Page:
Enjoy the Stanley Cup-banner raising ceremony for as long as possible, Chicago.
Once the puck drops to usher in the new NHL season in Chicago, Montreal and Edmonton on Tuesday, recent history suggests someone other than the Blackhawks will be hoisting the Cup in June. The 1997-98 Detroit Red Wings stand as the league’s last franchise to repeat as champions.
“You’ve got players moving all the time now. The competition level is good or better than ever before,” TV analyst and former coach Pierre McGuire said. “And the ultimate thing is we haven’t had NHL expansion in almost 12 or 14 years now.
“And because of that, the talent bucket is full.”
Despite that, McGuire thinks Chicago has as good a chance as any to repeat fresh off a lockout-shortened season.
“I believe we can start to use the ‘D’ word with Chicago’s dynasty,” he said of a franchise that’s won two of the past four titles.
Former player-turned-broadcaster Eddie Olczyk, however, noted several obstacles facing Chicago.
Namely? The Olympics. Chicago could have as many as 14 players competing at the Winter Games in Sochi, Russia.
“When you throw in the Olympic break,” Olczyk said. “It’s going to be very taxing.”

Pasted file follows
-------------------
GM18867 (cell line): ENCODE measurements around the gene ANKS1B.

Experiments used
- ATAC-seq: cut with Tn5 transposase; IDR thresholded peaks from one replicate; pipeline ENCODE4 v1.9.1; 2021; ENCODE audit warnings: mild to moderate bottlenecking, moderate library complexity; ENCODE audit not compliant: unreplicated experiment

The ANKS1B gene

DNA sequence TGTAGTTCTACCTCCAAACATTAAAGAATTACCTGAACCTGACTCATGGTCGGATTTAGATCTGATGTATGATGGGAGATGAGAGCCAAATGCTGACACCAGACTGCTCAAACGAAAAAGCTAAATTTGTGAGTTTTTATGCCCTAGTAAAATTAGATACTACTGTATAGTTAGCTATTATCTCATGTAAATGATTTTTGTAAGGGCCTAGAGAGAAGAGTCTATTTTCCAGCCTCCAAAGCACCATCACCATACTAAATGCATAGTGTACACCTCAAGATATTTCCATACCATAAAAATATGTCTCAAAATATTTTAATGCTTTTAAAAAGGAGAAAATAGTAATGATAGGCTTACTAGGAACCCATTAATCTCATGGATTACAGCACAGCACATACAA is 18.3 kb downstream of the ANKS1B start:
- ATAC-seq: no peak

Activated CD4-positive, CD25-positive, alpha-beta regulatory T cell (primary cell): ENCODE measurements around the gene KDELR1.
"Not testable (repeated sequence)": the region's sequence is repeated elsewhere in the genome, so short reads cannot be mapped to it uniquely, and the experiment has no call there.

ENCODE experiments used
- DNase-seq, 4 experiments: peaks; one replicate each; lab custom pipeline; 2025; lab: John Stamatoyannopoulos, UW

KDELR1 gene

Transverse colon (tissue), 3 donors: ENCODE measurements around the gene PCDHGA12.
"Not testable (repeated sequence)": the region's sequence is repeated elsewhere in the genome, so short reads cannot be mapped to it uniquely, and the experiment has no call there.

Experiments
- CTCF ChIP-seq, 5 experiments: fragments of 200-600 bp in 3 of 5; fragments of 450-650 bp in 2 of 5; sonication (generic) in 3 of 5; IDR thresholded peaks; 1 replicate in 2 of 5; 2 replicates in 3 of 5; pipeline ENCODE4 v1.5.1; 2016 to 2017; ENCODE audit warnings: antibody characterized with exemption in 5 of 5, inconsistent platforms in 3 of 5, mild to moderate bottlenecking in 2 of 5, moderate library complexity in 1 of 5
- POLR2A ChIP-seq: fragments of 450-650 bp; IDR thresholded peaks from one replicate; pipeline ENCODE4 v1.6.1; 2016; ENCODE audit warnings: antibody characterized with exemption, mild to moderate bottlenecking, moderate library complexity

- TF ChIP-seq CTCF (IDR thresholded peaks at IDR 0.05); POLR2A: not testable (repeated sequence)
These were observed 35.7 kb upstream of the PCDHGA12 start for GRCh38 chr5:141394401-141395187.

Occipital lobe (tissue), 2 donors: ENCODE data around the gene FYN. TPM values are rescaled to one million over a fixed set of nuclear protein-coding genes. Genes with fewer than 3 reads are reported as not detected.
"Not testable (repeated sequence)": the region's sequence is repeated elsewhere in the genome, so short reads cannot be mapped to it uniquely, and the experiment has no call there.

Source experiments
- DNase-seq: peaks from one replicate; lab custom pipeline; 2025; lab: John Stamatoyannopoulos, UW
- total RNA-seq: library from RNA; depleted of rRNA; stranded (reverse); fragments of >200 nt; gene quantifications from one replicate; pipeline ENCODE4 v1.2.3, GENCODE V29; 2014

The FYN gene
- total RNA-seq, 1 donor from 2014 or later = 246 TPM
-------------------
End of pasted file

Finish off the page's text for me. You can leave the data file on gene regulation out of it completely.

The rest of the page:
One step at a time, said Blackhawks captain Jonathan Toews, whose team opens against Washington.
“We want to put ourselves, come playoff time, to be that team that can compete for it again,” Toews said. “There’s a lot of things that play into that. That’s our goal for now.”
At last, there is a new look to the league. Realignment means there are just four divisions now, two in both the Eastern and Western Conference.
The names of the divisions, though, will take some getting used to. The Atlantic, Pacific and Central all seem fine. The Metropolitan — which features Carolina, Washington, Pittsburgh, Philadelphia, Columbus, New Jersey and both the New York Islanders and Rangers — will take some getting used to.
There also will be a new rule.
The league used the preseason to test a hybrid icing rule, in which linesmen can whistle the play dead by determining which teams’ player reaches the far-end faceoff dot. The NHLPA on Monday gave the go-ahead for the rule change.
Toronto at Montreal, 5 p.m.
Washington at Chicago, 6 p.m.
Winnipeg at Edmonton, 8 p.m.
Toronto at Philadelphia, 5:30 p.m.
Buffalo at Detroit, 6 p.m.
Anaheim at Colorado, 9:30 p.m.
Tampa Bay at Boston, 5 p.m.
New Jersey at Pittsburgh, 7 p.m.
Calgary at Washington, 5 p.m.
Nashville at St. Louis, 6 p.m.
Los Angeles at Minnesota, 6 p.m.
Florida at Dallas, 6:30 p.m.
N.Y. Rangers at Phoenix, 8 p.m.